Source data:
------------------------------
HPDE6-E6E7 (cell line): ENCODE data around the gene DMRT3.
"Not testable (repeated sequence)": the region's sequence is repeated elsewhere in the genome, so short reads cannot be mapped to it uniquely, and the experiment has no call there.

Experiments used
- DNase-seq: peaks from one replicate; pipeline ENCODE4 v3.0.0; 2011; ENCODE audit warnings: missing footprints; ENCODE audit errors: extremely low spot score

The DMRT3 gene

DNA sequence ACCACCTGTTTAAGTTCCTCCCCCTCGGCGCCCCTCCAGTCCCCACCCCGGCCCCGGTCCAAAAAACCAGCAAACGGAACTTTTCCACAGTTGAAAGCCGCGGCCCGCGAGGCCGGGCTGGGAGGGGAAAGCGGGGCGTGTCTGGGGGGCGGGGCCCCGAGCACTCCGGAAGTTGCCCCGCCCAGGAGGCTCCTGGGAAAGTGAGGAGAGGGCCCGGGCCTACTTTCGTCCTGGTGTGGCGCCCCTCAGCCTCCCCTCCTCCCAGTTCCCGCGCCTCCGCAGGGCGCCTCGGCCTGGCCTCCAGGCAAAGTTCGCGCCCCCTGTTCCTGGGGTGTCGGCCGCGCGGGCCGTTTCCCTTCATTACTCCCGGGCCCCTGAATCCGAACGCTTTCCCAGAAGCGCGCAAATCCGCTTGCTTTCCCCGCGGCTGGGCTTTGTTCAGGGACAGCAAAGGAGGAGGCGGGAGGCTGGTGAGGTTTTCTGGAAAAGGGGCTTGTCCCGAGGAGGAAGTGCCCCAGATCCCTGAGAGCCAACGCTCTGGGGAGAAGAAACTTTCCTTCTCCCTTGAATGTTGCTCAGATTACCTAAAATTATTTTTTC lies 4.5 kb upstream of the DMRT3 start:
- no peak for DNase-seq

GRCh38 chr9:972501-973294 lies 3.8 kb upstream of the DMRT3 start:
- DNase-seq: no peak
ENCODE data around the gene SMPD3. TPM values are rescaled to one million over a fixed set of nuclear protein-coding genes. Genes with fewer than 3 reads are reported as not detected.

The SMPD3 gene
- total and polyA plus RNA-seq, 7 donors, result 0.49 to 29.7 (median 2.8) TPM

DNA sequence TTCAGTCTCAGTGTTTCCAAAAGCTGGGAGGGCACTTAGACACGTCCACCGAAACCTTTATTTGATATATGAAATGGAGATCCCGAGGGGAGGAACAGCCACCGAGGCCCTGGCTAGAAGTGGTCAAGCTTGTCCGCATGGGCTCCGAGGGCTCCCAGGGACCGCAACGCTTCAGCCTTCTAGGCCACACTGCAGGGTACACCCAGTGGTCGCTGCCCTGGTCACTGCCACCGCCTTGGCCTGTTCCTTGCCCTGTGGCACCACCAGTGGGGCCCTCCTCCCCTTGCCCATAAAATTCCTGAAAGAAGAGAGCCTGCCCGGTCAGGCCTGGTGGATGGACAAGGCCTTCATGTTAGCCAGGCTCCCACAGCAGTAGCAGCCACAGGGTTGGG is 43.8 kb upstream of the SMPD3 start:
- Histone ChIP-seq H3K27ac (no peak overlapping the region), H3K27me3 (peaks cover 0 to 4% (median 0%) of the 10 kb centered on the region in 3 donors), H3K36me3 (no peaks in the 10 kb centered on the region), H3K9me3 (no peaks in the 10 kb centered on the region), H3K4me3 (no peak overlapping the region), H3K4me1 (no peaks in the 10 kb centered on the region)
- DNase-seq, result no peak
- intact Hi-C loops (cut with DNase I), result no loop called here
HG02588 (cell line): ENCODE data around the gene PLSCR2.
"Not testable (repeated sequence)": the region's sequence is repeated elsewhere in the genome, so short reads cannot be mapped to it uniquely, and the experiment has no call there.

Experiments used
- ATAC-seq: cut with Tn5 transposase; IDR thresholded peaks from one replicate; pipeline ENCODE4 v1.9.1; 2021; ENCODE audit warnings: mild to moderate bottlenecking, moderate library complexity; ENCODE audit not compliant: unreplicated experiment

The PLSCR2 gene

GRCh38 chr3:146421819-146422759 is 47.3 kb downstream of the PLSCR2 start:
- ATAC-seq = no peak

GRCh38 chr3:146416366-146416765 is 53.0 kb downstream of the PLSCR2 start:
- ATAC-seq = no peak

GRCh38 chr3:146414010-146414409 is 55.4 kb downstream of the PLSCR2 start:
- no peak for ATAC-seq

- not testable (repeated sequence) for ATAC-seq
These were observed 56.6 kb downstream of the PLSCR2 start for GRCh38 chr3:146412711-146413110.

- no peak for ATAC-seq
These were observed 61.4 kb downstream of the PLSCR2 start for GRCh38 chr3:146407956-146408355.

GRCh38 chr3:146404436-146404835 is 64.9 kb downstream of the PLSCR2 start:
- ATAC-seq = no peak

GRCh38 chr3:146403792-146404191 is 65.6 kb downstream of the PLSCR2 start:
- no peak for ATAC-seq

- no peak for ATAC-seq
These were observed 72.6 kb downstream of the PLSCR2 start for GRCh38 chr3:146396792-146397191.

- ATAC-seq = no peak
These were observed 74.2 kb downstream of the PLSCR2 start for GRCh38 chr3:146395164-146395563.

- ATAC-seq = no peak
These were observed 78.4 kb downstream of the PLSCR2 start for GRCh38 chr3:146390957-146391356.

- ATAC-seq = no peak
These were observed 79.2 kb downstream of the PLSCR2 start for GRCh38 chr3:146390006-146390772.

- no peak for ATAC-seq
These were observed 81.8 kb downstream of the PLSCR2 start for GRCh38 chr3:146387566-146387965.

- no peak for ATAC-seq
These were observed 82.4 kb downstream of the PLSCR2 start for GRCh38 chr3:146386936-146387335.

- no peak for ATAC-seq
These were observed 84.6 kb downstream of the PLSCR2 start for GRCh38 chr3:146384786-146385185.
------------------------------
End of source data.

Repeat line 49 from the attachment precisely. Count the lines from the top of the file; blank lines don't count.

These were observed 84.6 kb downstream of the PLSCR2 start for GRCh38 chr3:146384786-146385185.